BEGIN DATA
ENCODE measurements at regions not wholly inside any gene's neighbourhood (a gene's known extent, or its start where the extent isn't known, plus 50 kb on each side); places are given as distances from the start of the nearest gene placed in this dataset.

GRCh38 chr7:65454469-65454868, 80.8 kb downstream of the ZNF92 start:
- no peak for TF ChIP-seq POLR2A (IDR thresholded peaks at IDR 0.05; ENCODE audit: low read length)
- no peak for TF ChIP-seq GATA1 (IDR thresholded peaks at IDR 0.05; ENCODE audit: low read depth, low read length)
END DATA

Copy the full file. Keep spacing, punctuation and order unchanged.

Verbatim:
ENCODE measurements at regions not wholly inside any gene's neighbourhood (a gene's known extent, or its start where the extent isn't known, plus 50 kb on each side); places are given as distances from the start of the nearest gene placed in this dataset.

GRCh38 chr7:65454469-65454868, 80.8 kb downstream of the ZNF92 start:
- no peak for TF ChIP-seq POLR2A (IDR thresholded peaks at IDR 0.05; ENCODE audit: low read length)
- no peak for TF ChIP-seq GATA1 (IDR thresholded peaks at IDR 0.05; ENCODE audit: low read depth, low read length)